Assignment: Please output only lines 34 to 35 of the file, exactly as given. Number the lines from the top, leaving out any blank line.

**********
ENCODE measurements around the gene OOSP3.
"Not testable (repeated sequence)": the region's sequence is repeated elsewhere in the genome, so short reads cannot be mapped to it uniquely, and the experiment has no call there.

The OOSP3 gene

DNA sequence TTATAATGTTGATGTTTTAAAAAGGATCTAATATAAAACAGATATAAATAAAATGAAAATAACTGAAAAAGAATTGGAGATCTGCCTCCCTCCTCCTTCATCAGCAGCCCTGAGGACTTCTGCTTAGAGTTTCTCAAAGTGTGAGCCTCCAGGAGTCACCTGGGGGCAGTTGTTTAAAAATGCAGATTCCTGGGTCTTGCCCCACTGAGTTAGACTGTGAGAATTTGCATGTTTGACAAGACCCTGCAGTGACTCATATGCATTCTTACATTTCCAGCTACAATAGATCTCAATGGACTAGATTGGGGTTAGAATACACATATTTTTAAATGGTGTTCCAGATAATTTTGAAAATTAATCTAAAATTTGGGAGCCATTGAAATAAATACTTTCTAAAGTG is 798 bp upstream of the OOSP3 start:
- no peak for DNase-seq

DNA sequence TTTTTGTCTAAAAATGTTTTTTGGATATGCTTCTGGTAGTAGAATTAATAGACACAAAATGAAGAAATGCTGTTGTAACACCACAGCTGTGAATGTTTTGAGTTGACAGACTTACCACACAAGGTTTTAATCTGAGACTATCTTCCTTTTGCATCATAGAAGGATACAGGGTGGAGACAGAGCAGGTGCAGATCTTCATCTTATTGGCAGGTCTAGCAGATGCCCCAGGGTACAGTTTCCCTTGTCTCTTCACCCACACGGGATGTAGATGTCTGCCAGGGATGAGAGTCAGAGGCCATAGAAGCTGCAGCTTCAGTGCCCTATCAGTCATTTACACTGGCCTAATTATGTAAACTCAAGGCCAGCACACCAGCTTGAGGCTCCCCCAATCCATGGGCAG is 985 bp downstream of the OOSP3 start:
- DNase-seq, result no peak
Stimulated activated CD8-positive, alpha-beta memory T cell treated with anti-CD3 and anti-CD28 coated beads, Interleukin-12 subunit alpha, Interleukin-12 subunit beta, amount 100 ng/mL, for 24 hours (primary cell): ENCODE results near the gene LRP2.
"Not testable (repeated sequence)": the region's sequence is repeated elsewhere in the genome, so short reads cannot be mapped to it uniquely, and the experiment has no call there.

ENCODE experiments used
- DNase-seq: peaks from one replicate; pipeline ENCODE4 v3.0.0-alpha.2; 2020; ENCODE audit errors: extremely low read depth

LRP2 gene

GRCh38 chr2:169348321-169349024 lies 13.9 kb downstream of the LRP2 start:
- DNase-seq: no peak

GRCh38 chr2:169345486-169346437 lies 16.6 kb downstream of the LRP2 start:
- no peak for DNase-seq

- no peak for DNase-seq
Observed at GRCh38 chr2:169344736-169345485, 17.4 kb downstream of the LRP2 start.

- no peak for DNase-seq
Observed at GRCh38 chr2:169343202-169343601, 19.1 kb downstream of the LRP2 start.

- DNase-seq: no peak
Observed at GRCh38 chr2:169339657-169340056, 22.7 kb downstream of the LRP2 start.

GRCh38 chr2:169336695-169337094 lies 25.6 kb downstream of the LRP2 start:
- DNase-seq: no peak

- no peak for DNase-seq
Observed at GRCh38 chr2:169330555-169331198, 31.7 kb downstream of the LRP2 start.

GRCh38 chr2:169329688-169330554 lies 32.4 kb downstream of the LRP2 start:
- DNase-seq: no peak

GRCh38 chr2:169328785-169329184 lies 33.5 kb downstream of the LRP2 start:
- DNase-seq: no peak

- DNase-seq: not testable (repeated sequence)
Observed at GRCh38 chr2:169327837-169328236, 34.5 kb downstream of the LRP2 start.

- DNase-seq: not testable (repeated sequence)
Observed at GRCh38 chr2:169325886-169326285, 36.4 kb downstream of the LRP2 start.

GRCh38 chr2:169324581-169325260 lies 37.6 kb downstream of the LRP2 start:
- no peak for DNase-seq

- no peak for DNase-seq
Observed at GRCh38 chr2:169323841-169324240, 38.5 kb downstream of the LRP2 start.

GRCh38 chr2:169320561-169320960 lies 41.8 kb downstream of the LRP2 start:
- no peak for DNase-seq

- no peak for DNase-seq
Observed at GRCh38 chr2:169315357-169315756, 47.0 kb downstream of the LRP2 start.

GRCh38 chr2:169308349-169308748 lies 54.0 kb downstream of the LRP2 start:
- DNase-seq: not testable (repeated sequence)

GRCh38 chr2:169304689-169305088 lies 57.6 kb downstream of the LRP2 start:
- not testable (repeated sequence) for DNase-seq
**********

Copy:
Observed at GRCh38 chr2:169325886-169326285, 36.4 kb downstream of the LRP2 start.

GRCh38 chr2:169324581-169325260 lies 37.6 kb downstream of the LRP2 start: